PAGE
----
Two executives of Trafigura Beheer BV, director Claude Dauphin, and manager for West Africa, Jean-Pierre Valentini, were charged under toxic waste and poisoning laws and remanded in custody, the chief of staff to the justice minister, said.
Seven people have died and thousands became ill after inhaling toxic fumes from waste originally unloaded at Abidjan port last month from the Probo Koala, a tanker chartered by Trafigura.
Trafigura described the waste unloaded from the ship as residue washings - a mixture of petrol, water and caustic washings - from the petrol blend stock cargo the ship had been carrying. The company said it had hired an Ivorian firm, Tommy, to dispose of it properly.
The waste was dumped at 11 open air sites around the economic capital of the West African country causing vomiting, stomach pains, nausea, breathing difficulties, nosebleeds and migraines among thousands of local residents.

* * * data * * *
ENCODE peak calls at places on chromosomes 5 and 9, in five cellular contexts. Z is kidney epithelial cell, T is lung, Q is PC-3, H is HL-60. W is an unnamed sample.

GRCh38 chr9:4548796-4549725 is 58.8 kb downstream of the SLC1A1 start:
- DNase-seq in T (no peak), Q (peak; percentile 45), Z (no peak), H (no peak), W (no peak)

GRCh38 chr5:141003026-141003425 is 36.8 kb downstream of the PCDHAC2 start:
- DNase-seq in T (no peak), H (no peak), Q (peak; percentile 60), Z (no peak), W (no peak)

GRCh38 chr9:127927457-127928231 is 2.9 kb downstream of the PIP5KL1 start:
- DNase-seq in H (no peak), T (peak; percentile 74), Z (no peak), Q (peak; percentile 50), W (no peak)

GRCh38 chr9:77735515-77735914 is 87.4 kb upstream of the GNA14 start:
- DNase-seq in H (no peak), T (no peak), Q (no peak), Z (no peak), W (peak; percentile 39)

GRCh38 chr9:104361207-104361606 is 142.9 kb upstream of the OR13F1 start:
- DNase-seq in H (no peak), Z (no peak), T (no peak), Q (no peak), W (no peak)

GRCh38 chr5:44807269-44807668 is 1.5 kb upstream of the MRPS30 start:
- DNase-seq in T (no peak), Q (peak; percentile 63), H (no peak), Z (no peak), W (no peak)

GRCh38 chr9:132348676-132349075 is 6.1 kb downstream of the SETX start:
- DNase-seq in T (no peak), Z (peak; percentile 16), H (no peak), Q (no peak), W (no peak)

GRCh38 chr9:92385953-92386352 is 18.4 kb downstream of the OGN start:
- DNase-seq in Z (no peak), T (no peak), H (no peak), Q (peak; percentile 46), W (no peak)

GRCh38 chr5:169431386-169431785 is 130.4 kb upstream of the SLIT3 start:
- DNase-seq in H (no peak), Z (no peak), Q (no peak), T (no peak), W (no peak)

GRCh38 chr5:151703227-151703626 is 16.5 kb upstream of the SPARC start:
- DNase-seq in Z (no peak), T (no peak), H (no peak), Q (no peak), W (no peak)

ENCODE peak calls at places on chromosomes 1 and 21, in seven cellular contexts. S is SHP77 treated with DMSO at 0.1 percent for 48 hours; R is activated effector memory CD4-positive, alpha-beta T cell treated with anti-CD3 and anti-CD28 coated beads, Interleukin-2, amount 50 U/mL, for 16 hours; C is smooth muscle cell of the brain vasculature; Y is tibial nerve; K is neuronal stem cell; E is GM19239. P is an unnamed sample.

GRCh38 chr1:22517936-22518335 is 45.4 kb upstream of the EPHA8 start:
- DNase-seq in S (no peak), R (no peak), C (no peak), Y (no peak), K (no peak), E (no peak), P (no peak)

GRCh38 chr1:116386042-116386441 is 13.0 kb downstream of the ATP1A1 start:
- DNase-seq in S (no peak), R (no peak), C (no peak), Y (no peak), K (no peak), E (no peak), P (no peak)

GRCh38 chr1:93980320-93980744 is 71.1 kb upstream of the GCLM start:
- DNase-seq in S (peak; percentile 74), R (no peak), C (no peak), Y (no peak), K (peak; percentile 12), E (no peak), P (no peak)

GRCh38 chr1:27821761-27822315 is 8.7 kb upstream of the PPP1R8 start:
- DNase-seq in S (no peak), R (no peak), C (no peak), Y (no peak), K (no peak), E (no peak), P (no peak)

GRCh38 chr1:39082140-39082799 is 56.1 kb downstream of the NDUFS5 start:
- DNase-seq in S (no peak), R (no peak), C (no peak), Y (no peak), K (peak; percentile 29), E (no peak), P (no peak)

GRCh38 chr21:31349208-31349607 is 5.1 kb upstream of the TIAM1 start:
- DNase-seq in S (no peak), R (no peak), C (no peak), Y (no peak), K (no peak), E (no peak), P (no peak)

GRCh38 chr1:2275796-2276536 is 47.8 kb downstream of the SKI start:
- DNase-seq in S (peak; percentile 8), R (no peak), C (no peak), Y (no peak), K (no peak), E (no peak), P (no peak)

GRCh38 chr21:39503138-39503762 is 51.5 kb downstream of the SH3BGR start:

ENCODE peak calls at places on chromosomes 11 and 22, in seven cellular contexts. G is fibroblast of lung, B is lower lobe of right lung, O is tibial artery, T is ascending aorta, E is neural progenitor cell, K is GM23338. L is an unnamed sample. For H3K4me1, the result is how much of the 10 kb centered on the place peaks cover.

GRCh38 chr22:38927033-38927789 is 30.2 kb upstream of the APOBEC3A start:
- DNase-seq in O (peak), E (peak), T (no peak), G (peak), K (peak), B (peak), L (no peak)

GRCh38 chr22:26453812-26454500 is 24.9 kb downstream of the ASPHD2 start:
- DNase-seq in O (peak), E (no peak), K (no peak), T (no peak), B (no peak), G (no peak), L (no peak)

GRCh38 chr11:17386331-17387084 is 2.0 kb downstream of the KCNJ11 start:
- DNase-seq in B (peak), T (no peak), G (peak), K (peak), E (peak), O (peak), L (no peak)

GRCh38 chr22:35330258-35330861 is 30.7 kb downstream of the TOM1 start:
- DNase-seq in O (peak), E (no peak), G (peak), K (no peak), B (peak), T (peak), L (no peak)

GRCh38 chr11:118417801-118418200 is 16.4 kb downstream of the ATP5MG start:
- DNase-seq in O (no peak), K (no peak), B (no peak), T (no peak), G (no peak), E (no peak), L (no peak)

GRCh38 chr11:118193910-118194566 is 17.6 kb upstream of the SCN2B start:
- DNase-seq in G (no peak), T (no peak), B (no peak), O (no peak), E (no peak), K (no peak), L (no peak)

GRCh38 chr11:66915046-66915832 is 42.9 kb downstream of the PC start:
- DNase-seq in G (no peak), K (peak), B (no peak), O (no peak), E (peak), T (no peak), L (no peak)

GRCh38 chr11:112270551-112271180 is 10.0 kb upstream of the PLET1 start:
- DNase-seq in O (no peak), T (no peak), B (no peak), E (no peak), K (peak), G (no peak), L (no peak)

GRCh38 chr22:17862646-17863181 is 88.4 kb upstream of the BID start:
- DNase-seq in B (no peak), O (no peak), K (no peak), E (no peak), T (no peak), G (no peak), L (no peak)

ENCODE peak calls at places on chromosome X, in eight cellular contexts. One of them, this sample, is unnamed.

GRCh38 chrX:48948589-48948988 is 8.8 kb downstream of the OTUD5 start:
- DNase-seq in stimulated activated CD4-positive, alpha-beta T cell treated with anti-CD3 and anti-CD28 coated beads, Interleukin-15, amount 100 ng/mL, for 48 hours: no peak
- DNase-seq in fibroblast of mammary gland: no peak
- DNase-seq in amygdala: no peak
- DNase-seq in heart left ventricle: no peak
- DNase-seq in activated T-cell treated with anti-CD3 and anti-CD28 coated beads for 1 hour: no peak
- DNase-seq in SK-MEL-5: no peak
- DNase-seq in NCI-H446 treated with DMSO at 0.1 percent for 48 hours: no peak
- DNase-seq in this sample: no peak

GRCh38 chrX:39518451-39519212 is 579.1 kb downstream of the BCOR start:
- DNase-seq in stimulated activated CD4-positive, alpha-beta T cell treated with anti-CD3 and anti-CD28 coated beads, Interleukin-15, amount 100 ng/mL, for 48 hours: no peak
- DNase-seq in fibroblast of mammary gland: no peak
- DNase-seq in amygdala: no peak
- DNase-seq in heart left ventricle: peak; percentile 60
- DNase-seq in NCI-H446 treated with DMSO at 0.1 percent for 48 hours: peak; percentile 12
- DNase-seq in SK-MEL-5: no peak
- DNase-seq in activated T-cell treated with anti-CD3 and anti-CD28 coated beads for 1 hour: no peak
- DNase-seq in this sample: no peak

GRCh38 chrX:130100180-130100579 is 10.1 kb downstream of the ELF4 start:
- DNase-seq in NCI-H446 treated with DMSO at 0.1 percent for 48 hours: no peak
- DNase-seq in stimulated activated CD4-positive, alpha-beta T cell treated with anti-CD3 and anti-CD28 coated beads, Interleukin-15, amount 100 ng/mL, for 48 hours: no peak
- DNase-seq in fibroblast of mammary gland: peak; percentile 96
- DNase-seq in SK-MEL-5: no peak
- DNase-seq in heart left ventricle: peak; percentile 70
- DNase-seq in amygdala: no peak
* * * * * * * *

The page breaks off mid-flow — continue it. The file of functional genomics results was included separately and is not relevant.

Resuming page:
Hospitals have provided free treatment to 44,000 people in the past few weeks.
Experts who tested the substance said it appeared to contain hydrogen sulphide which could be deadly in high concentrations.
Trafigura said in a statement it was "shocked" by the arrest of the two men.
Abidjan's hospitals have had to
treat 44,000 people
"The two men, who were part of a humanitarian mission from the company, were originally stopped as they were about to board a plane on Saturday 16 September," the company said in a statement.
They were arrested after an appointment with a judge whom they saw of their own free will, it said.
Eight other people, including the heads of Tommy and two other Ivorian companies as well as customs officials, have also been arrested over the scandal.
A French waste removal company began a clean up operation on Sunday at the main rubbish dump, the worst affected site in Abidjan.
Removing the waste is expected to take two weeks.
A Dutch junior minister has been accused by the public prosecutor of misinforming parliament in the Netherlands over the toxic waste crisis, according to Tuesday's edition of the newspaper, De Volkskrant.
Peiter van Geel told deputies last week that the waste on freighter was not dangerous and thus did not require an export permit. The prosecutor's office said that it was already known when the state secretary made his statement that the waste was toxic, and that a decision would be made by week's end on whether to launch a formal investigation.